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May 10, 2006



Boeing is a big company, and Luttig will be a big player there, but when it comes down to it his ego won't be stroked nearly as much as when he was a sitting judge.

If not for the money, why head to securities law, sarbanes-oxley, "did we file out 10K on time" of the corporate world? My bet is that he hates it.

Talked to one hired-but-not-yet-started Luttig clerk this morning (May 11th). Seems that the Judge has yet to call them about it.


The article on the frontpage of the WSJ this morning is a *Must-Read*


I agree that he probably took this opportunity because he realized no promotion was coming. On the other hand, this may be a brilliant way to be nominated to the Supreme Court. During the time nominations were being mulled, we heard a fair bit about lack of diversity of experience in the Supreme Court candidate pool; perhaps a corporate General Counsel is just the type of diverse experience that would make it easier to nominate him in the future.


"That's Democratic thinking."

Yeah because everyone knows that almost no Dems work in the private sector and the ones that do hate themselves. Please.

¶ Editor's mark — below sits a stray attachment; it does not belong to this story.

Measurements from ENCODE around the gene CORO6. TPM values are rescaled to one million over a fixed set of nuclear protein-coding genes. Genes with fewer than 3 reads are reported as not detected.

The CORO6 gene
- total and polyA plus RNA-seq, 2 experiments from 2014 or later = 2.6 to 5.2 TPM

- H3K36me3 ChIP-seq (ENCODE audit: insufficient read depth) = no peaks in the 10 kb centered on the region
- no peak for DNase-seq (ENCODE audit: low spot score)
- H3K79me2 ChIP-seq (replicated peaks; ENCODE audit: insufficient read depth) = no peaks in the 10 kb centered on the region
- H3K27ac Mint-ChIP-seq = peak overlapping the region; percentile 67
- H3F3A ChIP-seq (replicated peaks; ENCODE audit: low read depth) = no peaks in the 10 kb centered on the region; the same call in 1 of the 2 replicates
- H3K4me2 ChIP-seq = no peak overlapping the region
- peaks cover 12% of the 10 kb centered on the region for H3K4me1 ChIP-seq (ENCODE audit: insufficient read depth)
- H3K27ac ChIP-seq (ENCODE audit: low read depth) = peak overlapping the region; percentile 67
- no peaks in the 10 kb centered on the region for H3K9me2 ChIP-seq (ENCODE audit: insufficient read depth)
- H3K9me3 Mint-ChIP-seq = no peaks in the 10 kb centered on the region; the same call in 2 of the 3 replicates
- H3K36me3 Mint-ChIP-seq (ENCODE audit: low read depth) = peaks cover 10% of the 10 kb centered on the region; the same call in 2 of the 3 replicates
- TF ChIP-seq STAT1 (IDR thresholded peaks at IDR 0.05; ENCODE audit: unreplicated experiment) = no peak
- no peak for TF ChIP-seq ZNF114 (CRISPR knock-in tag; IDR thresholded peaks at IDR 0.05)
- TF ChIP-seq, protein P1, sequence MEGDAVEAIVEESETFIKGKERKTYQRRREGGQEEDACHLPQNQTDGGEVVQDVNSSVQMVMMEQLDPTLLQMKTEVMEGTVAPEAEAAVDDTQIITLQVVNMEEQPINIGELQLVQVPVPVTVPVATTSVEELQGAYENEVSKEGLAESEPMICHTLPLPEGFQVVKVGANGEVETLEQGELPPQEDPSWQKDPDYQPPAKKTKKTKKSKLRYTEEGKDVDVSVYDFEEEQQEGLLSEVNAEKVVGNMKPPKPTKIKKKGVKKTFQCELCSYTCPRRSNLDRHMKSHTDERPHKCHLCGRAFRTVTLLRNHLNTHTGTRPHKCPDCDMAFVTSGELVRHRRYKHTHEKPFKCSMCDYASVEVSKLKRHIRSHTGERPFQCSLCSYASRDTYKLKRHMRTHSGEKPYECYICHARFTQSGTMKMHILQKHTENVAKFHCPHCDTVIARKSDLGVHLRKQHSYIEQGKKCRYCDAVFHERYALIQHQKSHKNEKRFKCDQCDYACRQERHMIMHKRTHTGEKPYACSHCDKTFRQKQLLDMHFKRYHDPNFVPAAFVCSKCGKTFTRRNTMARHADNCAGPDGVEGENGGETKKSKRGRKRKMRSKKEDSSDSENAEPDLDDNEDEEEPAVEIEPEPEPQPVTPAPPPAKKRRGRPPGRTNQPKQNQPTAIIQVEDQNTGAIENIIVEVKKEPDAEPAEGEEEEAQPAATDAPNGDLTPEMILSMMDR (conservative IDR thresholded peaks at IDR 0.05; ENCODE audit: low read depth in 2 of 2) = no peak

Don't think this is about the money. Money has never been what gets Luttig out of bed in the morning. Besides that, Luttig's family has plenty of money; while he might want to write the check personally, his kids would be provided for even if he became a sadhu, complete with the ash smeared face and the wild matted hair.

I think it's about the challenge. He's never much practiced private law, and certainly not at this level. He gets to move from the rarified atmosphere of working with a cozy team reading briefs that address crisply defined questions presented, and move to a situation where he has manage a large staff that has to anticipate legal challenges involving facts that no one wants to talk about and involving law that may not have gelled. He's had fifteen years experience (really, much more, counting his own background as a clerk and Supreme Court employee) to master the job of federal judge; he's got about five minutes to master the job of general counsel, without the benefit of having ever been the principal outside advisor to a corporation or a member of an inhouse legal team. It's going to be an exhilarating ride.

As a Republican, I doubt that he is going to lie awake at night fretting that he has moved into the productive sector and dropped off the public teat. That's Democratic thinking. He understands that those who work for a living in the private sector help make this country great, and that there is in fact no negative correlation between how much you make and how much you contribute (hard as that is for journalists, academics and government bureacrats to understand).

If he does well, the sky is the limit for him in the private sector. If he steers Boeing through its pending legal challenges, why should not he not be considered for the CEO job at a company trying to recover from scandal? Or, just maybe, he could run for elected, not appointed, office.

Seems like their best bet would be to go what looks to be a Luttig mini-me: Brett Kavanugh, assuming he is confirmed.

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